Is Wiener Schnitzel German or Austrian?

The ‘wiener schnitzel’ is protected by Austrian law, so it is very much a traditional Austrian dish! Austrian law strictly dictates that the wiener schnitzel be made with veal only, and it’s an iconic national dish of the country. In fact, ‘wiener schnitzel’ actually means ‘Viennese cutlet’ in German, so there you go!

What do you eat with Wiener Schnitzel?

Many people enjoy an authentic wiener schnitzel served with lemon slices and a bit of parsley for garnish. It’s traditionally served with foods such as roasted potatoes, cucumber salad, German spaetzle, sautéed green beans, or some beet salad.

But the wiener schnitzel is a versatile dish, so you have endless options on what you might want to pair it with. Make it a breakfast schnitzel and pop on a fried egg or two, or pour on some delicious mushroom sauce for a more diverse flavor.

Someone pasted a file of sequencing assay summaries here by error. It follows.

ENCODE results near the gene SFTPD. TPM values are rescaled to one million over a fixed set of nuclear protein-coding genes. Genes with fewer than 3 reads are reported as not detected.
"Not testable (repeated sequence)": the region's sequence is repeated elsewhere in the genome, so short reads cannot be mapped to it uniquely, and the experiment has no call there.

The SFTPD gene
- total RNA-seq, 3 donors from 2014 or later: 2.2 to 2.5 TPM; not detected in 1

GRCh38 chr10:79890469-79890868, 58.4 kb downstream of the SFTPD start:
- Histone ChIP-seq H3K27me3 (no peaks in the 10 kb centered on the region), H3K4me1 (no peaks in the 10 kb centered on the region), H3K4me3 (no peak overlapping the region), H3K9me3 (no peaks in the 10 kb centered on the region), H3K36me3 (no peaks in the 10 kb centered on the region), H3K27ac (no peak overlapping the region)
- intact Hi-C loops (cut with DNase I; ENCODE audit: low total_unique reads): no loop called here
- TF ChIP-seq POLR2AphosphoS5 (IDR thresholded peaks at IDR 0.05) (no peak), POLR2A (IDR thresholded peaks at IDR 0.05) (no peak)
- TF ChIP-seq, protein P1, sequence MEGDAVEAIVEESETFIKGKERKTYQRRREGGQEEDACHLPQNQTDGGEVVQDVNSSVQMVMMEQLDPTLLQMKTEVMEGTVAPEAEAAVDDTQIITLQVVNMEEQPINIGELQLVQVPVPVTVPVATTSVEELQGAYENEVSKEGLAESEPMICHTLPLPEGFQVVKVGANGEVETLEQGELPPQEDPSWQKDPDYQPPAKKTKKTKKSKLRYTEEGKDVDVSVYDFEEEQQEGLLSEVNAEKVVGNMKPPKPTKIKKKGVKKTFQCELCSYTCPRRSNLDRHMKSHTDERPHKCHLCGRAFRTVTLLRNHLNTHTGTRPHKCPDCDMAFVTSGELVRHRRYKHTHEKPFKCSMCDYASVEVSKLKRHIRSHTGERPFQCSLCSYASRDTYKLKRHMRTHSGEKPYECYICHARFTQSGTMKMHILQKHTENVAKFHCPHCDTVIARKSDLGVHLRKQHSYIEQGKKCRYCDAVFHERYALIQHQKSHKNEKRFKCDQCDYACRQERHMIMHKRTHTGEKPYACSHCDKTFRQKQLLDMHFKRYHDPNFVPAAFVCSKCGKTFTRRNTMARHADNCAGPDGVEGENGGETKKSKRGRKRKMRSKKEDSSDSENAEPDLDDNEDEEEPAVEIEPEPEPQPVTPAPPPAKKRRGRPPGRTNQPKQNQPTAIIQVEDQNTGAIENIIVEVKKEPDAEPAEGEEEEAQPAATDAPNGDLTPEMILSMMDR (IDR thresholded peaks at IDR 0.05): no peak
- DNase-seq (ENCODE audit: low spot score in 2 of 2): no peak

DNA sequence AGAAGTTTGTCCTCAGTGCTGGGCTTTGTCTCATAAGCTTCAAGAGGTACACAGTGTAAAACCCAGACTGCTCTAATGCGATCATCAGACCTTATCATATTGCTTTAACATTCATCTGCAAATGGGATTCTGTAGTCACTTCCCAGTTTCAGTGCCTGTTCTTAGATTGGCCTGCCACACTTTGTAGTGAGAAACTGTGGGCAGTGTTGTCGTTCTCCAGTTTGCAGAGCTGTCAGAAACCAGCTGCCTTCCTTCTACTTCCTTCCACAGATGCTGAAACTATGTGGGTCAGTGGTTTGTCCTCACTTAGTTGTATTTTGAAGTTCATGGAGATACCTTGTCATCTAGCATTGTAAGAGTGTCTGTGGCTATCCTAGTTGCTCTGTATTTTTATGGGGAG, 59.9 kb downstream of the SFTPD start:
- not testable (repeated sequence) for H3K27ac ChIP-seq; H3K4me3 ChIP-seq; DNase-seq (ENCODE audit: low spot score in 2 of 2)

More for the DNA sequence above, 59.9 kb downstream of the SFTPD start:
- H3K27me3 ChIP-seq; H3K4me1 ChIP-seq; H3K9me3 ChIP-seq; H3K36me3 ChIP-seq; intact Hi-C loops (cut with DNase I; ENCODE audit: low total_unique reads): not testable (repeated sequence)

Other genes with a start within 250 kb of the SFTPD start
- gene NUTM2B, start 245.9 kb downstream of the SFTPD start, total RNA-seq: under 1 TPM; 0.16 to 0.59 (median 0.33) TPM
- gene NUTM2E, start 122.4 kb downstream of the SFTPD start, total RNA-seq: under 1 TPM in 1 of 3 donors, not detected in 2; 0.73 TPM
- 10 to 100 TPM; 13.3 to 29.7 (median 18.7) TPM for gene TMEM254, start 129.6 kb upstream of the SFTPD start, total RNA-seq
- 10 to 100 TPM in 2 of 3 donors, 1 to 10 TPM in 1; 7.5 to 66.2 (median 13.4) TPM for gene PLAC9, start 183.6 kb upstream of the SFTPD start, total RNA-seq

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Kyle Kroeger
WRITTEN BY

Kyle Kroeger

Kyle Kroeger is the Founder and Owner of ViaTravelers.com. He is a full-time traveler and entrepreneur. Kyle started ViaTravelers.com to help travelers experience a fully immersive cultural experience as he did initially living in Italy. He's a converted finance nerd and Excel jockey turned world wanderer (and may try to get lost on purpose). After visiting 12 countries and 13 national parks in a year, he was devoted to creating and telling stories like he'd heard.

Plus, after spending more time on airplanes and packing, he's learned some incredible travel hacks over time as he earned over 1 million Chase Ultimate Rewards points in under a year, helping him maximize experiences as much as possible to discover the true meaning of travel.

He loves listening to local stories from around the world and sharing his experiences traveling the globe. He loves travel so much that he moved from his hometown of Minneapolis to Amsterdam with his small family to travel Europe full-time. Read more about his portfolio of work.